At the end of the day, everyone’s skin is unique and what triggers acne for one person may have no effect on someone else. The key is to pay attention to your own body’s responses and make informed choices that support your skin health goals.

While more research is needed to fully unravel the link between energy drinks and acne, the available evidence suggests that it may be wise to approach these beverages with caution if you’re prone to breakouts. Your skin will thank you!

References

  1. Melnik, B. C. (2015). Linking diet to acne metabolomics, inflammation, and comedogenesis: an update. Clinical, Cosmetic and Investigational Dermatology, 8, 371–388. https://doi.org/10.2147/CCID.S69135
  2. Kucharska, A., Szmurło, A., & Sińska, B. (2016). Significance of diet in treated and untreated acne vulgaris. Postepy Dermatologii i Alergologii, 33(2), 81–86. https://doi.org/10.5114/ada.2016.59146
  3. Clatici, V. G., Voicu, C., Voaides, C., Roseanu, A., Icriverzi, M., & Jurcoane, S. (2015). Diseases of Civilization – Cancer, Diabetes, Obesity and Acne – the Implication of Milk, IGF-1 and mTORC1. Maedica, 10(4), 389–396.
  4. Juhl, C. R., Bergholdt, H., Miller, I. M., Jemec, G., Kanters, J. K., & Ellervik, C. (2018). Dairy Intake and Acne Vulgaris: A Systematic Review and Meta-Analysis of 78,529 Children, Adolescents, and Young Adults. Nutrients, 10(8), 1049. https://doi.org/10.3390/nu10081049
  5. Huang, X., Zhang, J., Li, J., Zhao, S., Xiao, Y., Huang, Y., Jing, D., Chen, L., Zhang, X., Su, J., Kuang, Y., Zhu, W., Chen, M., Chen, X., Liu, J., & Su, W. (2019). Daily Intake of Soft Drinks and Moderate-to-Severe Acne Vulgaris in Chinese Adolescents. The Journal of Pediatrics, 204, 256-262.e3. https://doi.org/10.1016/j.jpeds.2018.08.034
  6. Ismail, N. H., Manaf, Z. A., & Azizan, N. Z. (2012). High glycemic load diet, milk and ice cream consumption are related to acne vulgaris in Malaysian young adults: a case control study. BMC Dermatology, 12, 13. https://doi.org/10.1186/1471-5945-12-13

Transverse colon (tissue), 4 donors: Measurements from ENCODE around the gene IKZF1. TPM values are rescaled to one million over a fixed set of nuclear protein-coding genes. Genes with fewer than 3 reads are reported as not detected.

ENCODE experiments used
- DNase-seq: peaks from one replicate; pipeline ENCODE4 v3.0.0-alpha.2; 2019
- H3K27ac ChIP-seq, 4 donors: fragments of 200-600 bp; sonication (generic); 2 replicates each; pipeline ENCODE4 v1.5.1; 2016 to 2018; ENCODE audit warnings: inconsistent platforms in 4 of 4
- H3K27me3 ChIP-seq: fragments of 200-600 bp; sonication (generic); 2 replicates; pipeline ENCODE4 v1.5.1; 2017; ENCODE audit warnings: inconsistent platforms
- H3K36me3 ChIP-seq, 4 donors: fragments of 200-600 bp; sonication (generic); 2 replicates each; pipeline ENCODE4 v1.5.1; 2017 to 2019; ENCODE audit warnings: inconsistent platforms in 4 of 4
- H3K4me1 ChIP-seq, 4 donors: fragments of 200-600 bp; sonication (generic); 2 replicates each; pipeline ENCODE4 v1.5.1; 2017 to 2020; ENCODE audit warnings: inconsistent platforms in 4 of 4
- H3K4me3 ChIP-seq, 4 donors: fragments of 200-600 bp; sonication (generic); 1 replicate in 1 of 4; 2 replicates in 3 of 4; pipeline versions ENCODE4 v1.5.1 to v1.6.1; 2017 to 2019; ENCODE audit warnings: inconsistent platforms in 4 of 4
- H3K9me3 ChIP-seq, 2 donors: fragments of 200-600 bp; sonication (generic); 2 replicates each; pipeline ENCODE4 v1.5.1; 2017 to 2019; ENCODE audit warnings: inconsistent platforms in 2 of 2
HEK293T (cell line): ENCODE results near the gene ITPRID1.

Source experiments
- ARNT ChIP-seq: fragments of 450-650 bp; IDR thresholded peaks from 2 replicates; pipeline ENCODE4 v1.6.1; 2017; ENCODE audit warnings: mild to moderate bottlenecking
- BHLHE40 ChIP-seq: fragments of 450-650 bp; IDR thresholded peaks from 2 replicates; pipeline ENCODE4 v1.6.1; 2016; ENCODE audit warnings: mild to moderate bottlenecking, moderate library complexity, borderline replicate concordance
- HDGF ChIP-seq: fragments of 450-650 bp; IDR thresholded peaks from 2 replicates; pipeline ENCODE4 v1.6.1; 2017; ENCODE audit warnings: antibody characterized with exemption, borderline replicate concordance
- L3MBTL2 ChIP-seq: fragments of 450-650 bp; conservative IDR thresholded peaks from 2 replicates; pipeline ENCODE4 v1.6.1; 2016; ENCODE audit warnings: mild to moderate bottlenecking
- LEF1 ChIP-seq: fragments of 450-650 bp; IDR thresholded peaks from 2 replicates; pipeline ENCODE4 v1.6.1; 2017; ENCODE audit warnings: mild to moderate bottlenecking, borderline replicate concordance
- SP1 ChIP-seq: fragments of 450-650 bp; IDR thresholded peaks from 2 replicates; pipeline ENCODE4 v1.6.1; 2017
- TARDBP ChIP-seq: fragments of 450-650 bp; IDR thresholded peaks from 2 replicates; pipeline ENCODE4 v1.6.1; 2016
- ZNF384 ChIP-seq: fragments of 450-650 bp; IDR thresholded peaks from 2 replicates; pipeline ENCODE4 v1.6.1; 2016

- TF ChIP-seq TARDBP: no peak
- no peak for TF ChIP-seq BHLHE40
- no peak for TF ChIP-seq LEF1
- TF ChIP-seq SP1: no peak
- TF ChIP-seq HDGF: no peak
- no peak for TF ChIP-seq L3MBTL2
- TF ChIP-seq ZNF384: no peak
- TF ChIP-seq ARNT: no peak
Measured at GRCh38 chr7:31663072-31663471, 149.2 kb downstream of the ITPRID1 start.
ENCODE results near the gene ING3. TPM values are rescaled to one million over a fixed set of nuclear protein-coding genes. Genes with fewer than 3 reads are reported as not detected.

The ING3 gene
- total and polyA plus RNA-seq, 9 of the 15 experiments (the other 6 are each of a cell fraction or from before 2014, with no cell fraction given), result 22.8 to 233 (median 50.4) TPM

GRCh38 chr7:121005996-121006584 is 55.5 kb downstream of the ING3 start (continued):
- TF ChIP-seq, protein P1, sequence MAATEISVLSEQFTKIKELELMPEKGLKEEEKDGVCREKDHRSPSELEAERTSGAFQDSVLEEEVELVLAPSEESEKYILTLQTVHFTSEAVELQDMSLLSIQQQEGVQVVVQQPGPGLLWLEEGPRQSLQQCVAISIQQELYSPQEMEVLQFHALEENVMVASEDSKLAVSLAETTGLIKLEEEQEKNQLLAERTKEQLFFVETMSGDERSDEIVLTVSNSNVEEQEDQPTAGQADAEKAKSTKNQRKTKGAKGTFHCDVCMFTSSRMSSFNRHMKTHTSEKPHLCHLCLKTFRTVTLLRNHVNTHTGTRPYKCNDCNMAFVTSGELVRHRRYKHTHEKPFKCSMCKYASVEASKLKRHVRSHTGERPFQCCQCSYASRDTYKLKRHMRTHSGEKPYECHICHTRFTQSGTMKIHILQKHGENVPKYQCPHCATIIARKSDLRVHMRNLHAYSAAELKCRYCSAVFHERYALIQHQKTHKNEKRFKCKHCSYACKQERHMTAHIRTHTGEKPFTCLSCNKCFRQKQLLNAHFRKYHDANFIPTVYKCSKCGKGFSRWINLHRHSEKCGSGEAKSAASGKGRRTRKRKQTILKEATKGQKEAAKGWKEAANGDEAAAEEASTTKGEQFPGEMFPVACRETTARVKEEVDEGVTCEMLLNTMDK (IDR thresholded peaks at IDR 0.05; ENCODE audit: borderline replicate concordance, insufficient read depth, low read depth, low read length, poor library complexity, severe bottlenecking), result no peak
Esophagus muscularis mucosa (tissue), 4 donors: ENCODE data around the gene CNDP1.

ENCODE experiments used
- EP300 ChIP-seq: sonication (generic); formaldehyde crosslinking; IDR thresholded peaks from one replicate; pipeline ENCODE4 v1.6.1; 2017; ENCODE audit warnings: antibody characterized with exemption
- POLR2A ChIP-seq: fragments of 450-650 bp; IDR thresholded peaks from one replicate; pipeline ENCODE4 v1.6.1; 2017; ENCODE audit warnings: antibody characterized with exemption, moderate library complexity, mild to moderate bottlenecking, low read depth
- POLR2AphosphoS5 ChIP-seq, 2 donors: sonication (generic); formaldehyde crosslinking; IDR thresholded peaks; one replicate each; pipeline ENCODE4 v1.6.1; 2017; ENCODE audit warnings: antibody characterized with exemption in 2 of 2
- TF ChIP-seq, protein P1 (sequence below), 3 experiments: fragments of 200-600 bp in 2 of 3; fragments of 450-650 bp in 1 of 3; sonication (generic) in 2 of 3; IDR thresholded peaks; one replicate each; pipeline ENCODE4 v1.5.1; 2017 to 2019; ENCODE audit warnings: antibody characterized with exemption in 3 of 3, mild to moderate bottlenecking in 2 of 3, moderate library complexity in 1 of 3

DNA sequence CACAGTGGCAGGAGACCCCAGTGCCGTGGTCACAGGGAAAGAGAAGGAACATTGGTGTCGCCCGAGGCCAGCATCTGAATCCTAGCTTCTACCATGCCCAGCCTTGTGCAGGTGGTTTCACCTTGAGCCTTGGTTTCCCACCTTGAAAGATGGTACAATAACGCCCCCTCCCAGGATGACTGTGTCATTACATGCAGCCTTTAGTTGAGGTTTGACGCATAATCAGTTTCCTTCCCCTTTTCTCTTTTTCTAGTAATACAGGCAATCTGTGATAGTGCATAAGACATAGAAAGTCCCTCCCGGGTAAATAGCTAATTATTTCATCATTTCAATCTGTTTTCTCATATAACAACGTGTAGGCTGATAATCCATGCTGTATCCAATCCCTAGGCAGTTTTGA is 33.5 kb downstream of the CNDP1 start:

7. Burris, J., Rietkerk, W., & Woolf, K. (2013). Acne: the role of medical nutrition therapy. Journal of the Academy of Nutrition and Dietetics, 113(3), 416–430. https://doi.org/10.1016/j.jand.2012.11.016
  8. Cerman, A. A., Aktaş, E., Altunay, İ. K., Arıcı, J. E., Tulunay, A., & Ozturk, F. Y. (2016). Dietary glycemic factors, insulin resistance, and adiponectin levels in acne vulgaris. Journal of the American Academy of Dermatology, 75(1), 155–162. https://doi.org/10.1016/j.jaad.2016.02.1220
  9. Vongraviopap, S., & Asawanonda, P. (2016). Dark chocolate exacerbates acne. International Journal of Dermatology, 55(5), 587–591. https://doi.org/10.1111/ijd.13188
  10. Chalyk, N., Klochkov, V., Sommereux, L., Bandaletova, T., Kyle, N., & Petyaev, I. (2018). Continuous Dark Chocolate Consumption Affects Human Facial Skin Surface by Stimulating Corneocyte Desquamation and Promoting Bacterial Colonization. Journal of Clinical & Aesthetic Dermatology, 11(9), 37–41.
  11. Romańska-Gocka, K., Woźniak, M., Kaczmarek-Skamira, E., & Zegarska, B. (2016). The possible role of diet in the pathogenesis of adult female acne. Postepy Dermatologii i Alergologii, 33(6), 416–420. https://doi.org/10.5114/ada.2016.63880
5/5 - (1 vote)


Image
Image

MIRARI®
Cold Plasma System

The world's first handheld cold plasma device

Learn More


Made in USA

Image